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Call players are congregating around Crocs, Inc (NASDAQ:CROX - 14.74) today, after the company formally announced its earnings-release date of Wednesday, July 25. At last check, the shoemaker has seen nearly 5,400 calls change hands -- about 14 times its average intraday call volume. On the flip side, fewer than 500 CROX puts have traded thus far.
Digging deeper, most of the action has centered on the near-the-money August 14 and 15 calls, which have seen about 1,900 and 2,000 contracts cross the tape, respectively. Volume has exceeded open interest at both strikes, and nearly all of the calls have traded at the ask price, pointing to buy-to-open activity.
By purchasing the calls to open, the buyers are betting on CROX to muscle north of the strikes within the options' lifetime. And, since Crocs earnings will be reported after July-dated options expire, it makes sense to assume that at least some of today's action consists of earnings-related bets.
Broadening our sentiment scope, we find that CROX calls have been flying off the shelves even before today. On the International Securities Exchange (ISE), Chicago Board Options Exchange (CBOE), and NASDAQ OMX PHLX (PHLX), the security sports a 10-day call/put volume ratio of 7.19, indicating that traders have bought to open more than seven CROX calls for every put during the past two weeks. Furthermore, this ratio stands higher than 73% of all others of the past year, hinting at a healthier-than-usual appetite for bullish bets over bearish of late.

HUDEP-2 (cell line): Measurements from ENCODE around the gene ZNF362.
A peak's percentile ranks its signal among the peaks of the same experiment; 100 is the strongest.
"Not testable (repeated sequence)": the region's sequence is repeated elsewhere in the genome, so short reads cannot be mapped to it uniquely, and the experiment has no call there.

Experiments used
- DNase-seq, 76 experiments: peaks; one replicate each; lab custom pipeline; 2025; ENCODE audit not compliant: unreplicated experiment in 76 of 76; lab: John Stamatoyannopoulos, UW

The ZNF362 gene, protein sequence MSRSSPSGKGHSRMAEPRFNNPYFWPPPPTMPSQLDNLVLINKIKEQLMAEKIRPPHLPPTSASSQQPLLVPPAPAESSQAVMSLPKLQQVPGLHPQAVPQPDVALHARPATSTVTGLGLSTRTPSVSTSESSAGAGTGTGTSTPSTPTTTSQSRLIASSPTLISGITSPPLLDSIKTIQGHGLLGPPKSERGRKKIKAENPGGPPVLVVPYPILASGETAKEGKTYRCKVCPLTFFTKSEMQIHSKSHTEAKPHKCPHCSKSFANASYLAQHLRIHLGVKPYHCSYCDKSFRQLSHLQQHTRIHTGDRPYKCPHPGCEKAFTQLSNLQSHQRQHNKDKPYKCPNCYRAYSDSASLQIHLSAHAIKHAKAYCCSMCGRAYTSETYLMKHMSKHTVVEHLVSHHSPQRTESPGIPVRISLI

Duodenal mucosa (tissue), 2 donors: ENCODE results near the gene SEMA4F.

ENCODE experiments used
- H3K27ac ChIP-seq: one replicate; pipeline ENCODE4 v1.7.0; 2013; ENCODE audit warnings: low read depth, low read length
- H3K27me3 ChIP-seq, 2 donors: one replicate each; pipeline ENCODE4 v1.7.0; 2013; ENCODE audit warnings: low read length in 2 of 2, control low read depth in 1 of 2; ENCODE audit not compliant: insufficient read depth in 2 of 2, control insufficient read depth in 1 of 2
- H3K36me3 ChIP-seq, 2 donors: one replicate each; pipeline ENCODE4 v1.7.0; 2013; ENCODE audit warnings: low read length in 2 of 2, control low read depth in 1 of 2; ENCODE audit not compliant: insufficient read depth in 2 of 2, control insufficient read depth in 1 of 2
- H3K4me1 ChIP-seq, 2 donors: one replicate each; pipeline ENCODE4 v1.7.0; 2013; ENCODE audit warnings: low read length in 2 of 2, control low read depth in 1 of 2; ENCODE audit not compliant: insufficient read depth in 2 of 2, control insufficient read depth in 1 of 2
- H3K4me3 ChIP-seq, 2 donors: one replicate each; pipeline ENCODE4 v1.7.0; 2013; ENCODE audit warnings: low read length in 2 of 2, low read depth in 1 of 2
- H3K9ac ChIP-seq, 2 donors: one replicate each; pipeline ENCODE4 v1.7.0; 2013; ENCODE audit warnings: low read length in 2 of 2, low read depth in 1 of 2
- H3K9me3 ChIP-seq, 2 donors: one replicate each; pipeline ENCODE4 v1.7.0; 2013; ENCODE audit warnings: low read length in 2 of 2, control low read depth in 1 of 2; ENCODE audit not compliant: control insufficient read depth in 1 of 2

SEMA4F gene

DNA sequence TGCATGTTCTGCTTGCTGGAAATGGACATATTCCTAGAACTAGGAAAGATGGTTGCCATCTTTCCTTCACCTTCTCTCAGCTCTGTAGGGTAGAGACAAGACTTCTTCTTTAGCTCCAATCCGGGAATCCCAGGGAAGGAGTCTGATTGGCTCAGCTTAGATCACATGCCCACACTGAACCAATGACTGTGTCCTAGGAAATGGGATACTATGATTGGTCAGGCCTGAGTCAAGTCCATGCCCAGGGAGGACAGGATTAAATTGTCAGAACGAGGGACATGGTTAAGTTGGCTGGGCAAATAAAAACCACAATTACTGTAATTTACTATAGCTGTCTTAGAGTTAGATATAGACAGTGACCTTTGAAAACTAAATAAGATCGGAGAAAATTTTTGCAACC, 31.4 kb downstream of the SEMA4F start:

Echoing that optimism, CROX boasts twice as many "strong buy" endorsements than "hold" ratings from the analyst crowd, with not a single "sell" recommendation to be found. In the same vein, the consensus 12-month price target on the security rests at a lofty $24.89, representing a premium of 76% to CROX's closing price of $14.14 on Tuesday.
However, the optimism surrounding CROX seems somewhat out of place when juxtaposed against the stock's chart. The equity has surrendered 45% over the past year, with rebound attempts halted by resistance at its 10-week and 50-week moving averages. Now, the stock is trading just north of its annual low of $13.80 -- tagged just last week -- and is clinging to support in the $14 neighborhood, which contained CROX's pullbacks in late 2011 and early 2012.
Should CROX report weaker-than-expected earnings next week, a reversal in sentiment in the options arena, or a wave of downbeat analyst attention, could translate into contrarian headwinds for the stock.